Adalimumab Improves Symptoms of Inflammatory Disease at First Stage of Clinical Trials - European Medical Journal

Adalimumab Improves Symptoms of Inflammatory Disease at First Stage of Clinical Trials

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THE RESULTS of two Phase III clinical trials have shown that the tumour necrosis factor (TNF)-inhibitor adalimumab can improve the symptoms of hidradenitis suppurativa (HS).

The findings of the PIONEER I and PIONEER II trials showed that HS patients receiving weekly doses of adalimumab had significantly higher response rates of symptom reduction when compared to a placebo group at Week 12.

HS is a long-term skin disease that causes abscesses and scarring on the skin, usually around the armpits, breasts, buttocks, and groin. Speaking about the disease and the results of the recent clinical trials, Prof Alexandra Kimball, Harvard Medical School, Boston, Massachusetts, USA, explained: “Both physical functioning and quality of life are severely affected, and while many treatments are used to relieve symptoms and try to get the disease under control, this largest set of placebo-controlled information to date clearly shows that improvement can result for patients.”

More than 300 patients with moderate-to-severe HS were enrolled in each of the trials and randomised into two groups. For the first stage of each trial, which lasted 12 weeks, the control group received weekly 40 mg adalimumab doses, whilst the second group received a placebo. The primary end-point was a clinical response, defined as a minimum 50% reduction from baseline in the abscess and inflammatory-nodule count, with no increase in abscess or draining-fistula counts, at Week 12. The clinical response rates at Week 12 were significantly higher for the control group (PIONEER I: 41.8%, PIONEER II: 58.9%) when compared with the placebo group (PIONEER I: 26.0%, PIONEER II: 27.6%).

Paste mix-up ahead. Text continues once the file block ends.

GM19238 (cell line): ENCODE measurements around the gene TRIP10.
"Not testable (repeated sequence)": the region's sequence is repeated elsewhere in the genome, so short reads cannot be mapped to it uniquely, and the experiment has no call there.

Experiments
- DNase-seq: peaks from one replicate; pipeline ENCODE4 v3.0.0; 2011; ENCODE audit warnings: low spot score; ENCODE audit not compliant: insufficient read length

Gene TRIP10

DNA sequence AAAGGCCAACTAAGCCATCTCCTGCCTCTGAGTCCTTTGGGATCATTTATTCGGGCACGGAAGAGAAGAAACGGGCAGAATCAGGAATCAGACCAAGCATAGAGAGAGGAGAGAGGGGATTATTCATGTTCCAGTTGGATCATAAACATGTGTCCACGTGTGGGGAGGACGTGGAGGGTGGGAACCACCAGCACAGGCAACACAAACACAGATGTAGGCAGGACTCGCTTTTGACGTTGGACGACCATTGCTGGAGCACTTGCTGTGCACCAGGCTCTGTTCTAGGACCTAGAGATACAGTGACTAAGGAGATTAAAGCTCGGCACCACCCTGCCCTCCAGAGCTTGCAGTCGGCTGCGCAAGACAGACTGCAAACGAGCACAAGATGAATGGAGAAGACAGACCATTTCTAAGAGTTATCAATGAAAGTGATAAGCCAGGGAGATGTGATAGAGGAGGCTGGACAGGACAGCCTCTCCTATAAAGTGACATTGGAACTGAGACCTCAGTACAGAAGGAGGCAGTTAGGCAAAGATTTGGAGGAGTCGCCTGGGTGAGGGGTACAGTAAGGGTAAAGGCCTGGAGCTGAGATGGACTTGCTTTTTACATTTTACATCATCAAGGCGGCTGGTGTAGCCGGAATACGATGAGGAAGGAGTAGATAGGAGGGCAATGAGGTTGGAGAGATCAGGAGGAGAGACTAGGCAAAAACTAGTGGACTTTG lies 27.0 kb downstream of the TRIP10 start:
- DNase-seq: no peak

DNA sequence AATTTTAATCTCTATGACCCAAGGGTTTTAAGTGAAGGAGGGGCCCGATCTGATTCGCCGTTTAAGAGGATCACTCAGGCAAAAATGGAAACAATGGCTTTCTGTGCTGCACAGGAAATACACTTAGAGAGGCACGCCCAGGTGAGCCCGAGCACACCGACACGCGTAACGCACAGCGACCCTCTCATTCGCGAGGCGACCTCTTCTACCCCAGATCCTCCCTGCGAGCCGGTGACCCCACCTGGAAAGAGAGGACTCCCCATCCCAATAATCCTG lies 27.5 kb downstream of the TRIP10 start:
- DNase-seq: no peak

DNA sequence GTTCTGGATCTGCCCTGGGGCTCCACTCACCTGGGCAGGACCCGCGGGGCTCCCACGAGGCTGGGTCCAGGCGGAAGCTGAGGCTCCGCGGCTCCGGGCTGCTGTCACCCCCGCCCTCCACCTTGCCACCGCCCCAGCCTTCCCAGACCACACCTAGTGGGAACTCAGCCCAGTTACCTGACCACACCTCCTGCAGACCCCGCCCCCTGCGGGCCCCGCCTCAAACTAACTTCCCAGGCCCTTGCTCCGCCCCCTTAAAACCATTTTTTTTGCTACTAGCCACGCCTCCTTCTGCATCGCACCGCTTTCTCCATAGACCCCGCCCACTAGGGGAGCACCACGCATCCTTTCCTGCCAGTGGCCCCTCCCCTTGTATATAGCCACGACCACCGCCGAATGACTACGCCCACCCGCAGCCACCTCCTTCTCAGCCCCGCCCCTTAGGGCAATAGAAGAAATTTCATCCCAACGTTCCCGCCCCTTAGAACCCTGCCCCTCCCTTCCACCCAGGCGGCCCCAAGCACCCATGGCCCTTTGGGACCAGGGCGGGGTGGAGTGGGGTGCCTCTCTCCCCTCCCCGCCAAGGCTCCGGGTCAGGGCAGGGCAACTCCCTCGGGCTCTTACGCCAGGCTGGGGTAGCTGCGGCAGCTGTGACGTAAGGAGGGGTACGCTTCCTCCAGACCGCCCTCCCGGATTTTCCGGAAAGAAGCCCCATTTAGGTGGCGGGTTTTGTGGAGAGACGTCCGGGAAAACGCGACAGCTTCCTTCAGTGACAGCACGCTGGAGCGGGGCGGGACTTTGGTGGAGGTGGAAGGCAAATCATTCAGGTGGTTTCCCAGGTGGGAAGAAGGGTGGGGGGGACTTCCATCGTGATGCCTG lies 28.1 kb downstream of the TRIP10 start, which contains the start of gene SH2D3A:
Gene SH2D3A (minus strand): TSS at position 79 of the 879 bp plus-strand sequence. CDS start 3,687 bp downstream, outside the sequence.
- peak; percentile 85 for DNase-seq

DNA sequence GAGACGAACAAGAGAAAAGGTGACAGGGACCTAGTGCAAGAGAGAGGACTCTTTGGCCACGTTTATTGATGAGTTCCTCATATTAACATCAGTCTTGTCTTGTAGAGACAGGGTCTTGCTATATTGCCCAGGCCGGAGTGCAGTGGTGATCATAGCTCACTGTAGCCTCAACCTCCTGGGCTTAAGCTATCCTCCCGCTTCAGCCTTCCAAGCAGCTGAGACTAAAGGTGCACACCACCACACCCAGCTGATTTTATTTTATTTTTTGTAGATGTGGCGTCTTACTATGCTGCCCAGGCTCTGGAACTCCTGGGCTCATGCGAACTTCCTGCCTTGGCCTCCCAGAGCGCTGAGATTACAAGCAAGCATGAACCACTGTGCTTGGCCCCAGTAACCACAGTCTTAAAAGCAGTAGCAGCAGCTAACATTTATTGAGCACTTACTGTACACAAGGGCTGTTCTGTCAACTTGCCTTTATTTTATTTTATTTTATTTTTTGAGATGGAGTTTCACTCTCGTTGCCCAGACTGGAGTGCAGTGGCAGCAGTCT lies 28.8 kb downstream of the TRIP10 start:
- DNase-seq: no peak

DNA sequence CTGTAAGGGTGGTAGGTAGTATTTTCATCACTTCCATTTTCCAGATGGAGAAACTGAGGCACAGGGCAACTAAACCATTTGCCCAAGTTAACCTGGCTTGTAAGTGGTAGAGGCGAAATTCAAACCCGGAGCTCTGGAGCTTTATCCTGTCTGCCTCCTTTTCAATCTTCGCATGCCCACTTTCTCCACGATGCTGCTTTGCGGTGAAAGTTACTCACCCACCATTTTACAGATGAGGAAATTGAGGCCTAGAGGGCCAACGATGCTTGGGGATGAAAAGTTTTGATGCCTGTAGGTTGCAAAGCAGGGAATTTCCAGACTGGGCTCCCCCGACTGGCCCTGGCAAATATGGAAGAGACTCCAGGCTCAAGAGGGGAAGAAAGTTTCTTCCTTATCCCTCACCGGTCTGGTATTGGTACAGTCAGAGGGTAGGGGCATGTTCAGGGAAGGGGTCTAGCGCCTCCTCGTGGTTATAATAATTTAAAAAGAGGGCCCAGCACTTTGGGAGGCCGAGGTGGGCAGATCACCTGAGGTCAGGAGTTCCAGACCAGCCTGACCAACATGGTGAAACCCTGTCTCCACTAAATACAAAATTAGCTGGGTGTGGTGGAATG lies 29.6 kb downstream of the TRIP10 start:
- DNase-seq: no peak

At the second stage, which lasted until Week 24, patients were reassigned to receive, or to continue to receive, adalimumab weekly or every other weekly dose, or a placebo. The results showed no significant difference between patients continuing to receive a weekly dose, patients switched to a dose every other week, and those shifted to placebo. However, Prof Kimball noted that symptom severity of HS varies, and the protocol of the study resulted in treatment discontinuation for patients whose symptoms stopped responding to the drug. Therefore, larger scale studies are needed to determine the ideal length and frequency of treatment.

Nevertheless, the results do provide significant cause for optimism amongst hidradenitis suppurativa patients.


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